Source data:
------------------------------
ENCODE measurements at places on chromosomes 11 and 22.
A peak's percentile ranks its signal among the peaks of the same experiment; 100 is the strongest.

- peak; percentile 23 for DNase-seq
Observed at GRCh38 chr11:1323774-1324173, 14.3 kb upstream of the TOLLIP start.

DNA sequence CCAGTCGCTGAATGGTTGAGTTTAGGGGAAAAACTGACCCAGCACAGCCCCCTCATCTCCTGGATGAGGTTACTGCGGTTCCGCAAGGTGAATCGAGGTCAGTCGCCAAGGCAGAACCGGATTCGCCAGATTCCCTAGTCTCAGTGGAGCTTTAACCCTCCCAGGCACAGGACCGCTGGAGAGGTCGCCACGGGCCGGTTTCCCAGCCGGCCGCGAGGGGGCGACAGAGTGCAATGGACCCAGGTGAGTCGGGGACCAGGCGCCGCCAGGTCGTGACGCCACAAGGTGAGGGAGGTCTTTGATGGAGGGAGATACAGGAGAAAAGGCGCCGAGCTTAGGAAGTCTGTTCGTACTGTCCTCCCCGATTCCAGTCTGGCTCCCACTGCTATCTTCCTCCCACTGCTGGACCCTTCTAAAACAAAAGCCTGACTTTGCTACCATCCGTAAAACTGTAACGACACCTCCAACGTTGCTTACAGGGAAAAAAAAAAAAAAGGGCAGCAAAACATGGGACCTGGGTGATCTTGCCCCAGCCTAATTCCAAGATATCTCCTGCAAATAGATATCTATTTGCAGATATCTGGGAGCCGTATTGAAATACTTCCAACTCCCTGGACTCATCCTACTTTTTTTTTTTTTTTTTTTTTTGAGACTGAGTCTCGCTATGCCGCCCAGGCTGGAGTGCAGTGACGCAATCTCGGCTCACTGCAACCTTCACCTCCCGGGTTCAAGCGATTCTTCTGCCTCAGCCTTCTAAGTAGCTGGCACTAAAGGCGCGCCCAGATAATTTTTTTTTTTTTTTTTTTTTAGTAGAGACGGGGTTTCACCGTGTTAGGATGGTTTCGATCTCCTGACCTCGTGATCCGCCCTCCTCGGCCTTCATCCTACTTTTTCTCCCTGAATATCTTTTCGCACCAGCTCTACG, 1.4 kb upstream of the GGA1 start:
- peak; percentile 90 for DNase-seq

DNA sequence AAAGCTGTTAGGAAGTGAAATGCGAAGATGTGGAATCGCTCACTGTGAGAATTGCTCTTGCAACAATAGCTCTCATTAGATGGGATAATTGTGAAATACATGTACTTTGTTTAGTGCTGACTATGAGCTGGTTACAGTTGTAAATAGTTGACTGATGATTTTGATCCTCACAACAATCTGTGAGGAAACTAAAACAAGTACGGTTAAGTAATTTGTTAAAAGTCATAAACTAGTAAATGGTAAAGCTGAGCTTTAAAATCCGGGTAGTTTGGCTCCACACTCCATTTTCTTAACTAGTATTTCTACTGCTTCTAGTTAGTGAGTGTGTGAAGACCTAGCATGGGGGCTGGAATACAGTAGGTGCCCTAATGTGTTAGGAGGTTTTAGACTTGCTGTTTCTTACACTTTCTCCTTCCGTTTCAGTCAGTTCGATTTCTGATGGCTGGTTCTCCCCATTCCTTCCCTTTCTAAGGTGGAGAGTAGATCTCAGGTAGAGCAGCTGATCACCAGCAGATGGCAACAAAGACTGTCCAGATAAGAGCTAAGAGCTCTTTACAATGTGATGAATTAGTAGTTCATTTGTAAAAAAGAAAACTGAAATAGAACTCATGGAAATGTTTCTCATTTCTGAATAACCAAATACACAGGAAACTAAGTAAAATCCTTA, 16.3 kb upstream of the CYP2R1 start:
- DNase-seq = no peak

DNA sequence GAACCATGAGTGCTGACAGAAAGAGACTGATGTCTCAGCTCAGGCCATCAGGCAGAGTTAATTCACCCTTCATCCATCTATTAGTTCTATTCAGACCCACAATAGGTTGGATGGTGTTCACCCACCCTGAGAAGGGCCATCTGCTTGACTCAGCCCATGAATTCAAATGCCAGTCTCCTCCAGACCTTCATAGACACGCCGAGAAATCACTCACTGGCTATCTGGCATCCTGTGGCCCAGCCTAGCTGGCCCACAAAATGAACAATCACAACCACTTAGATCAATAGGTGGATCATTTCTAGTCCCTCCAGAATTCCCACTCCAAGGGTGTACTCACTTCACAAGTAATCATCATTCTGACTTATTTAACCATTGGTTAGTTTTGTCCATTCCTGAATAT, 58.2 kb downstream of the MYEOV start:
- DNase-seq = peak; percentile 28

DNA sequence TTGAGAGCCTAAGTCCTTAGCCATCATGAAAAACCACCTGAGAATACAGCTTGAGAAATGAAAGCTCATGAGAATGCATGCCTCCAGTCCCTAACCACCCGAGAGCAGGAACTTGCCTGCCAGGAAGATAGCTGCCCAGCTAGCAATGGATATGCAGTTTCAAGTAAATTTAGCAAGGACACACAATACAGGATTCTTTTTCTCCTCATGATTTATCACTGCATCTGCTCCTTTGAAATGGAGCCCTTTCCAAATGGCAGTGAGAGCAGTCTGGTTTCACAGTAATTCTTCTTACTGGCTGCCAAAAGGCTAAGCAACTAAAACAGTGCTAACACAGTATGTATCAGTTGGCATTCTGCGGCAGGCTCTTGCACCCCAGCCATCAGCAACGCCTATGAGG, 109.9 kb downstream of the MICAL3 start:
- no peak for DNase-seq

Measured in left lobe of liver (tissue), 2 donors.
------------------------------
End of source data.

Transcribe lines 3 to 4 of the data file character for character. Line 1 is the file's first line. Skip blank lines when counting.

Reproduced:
- peak; percentile 23 for DNase-seq
Observed at GRCh38 chr11:1323774-1324173, 14.3 kb upstream of the TOLLIP start.